The Rising Popularity of Electronic Leashes

First it was employers. Now universities are joining the trend. Folks who want to enforce physical activity goals are increasingly looking to Fitbit and other activity trackers to serve as electronic leashes. Oral Roberts University now requires all freshmen to wear a Fitbit to prove they are meeting the school’s requirements for 10,000 daily steps and 150 active minutes per week. The university reports that it has already racked up sales of more than $80,000 for Fitbit.

Lest you worry, the university says is is not using the trackers to enforce the school’s strict sexual conduct code. Not yet.

Increasingly, employers are using these electronic leashes in their wellness programs to dole out rewards and penalties. Take enough steps and you get $50 in your paycheck that sloths don’t get. It’s not a penalty. It’s an incentive.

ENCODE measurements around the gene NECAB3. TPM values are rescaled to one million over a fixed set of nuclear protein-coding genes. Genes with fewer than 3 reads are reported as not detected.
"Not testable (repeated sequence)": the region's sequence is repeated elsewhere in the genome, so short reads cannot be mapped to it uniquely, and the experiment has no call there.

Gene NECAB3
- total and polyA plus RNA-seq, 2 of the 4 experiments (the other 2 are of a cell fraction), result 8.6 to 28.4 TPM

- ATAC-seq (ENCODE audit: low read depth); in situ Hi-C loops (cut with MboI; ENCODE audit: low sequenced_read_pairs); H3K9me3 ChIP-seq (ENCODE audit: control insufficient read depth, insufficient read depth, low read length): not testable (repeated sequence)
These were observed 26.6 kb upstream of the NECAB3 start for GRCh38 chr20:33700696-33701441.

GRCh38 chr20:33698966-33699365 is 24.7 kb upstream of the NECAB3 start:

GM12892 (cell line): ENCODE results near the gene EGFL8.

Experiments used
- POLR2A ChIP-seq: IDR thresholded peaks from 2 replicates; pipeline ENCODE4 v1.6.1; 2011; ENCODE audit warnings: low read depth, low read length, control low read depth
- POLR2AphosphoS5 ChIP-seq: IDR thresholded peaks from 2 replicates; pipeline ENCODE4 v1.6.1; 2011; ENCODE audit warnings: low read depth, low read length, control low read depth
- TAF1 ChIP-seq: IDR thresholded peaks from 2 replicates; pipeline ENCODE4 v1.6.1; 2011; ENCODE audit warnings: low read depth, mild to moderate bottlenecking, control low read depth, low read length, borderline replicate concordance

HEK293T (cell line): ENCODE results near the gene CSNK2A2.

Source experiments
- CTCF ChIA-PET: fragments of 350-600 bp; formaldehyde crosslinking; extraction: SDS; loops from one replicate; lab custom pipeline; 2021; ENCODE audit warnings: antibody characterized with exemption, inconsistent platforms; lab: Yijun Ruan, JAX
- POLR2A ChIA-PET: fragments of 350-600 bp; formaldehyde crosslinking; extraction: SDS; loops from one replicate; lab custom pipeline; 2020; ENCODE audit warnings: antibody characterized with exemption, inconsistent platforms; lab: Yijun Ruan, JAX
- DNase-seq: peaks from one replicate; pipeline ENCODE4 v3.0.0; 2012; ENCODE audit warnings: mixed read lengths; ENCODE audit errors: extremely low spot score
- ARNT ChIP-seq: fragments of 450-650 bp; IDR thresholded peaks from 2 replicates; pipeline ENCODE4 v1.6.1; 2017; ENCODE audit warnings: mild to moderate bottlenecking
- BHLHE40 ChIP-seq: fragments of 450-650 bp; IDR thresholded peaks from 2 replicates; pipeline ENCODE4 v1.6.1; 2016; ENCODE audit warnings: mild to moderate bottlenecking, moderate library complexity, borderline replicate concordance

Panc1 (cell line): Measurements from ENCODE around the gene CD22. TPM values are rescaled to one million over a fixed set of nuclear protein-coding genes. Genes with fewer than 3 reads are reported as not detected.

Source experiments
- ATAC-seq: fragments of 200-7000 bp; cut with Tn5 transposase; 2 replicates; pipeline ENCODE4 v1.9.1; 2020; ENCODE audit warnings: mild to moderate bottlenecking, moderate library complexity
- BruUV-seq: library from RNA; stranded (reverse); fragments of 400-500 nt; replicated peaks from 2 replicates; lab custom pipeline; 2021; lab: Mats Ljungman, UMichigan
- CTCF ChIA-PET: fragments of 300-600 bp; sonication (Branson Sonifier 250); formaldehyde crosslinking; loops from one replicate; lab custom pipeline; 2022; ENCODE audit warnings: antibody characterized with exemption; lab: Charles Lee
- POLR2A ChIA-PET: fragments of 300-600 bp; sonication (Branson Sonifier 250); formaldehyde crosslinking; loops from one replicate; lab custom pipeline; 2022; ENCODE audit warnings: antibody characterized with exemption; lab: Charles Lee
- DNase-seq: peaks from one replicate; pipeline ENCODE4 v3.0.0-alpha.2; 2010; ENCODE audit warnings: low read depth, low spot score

People with a physical disability can work out alternative arrangements in most cases.

Spoilsports are complaining that the goals required by such programs are both arbitrary and not measured by these consumer devices with sufficient accuracy. Says Ray Browning of Colorado State University:

There are some pretty significant limitations. Cycling, not great. Elliptical training, not great. Yoga, terrible.

And the folks who make these devices are quick to say that they are not genuine medical devices with any degree of guaranteed accuracy. Fitbit says “our trackers are some of the most accurate wireless tracking devices.” Not sure what that really means.

Others raise the concern that such programs marginalize people with physical limitations.

In the end, Fitbits aren’t bad for motivating people to be aware of their activity levels. But there’s no real data to show good long-term effects on outcomes for physical activity, let alone health measures.

We’re fans of encouragement more than coercion.

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Leash, photograph © Dominic Bartolini / flickr

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February 7, 2016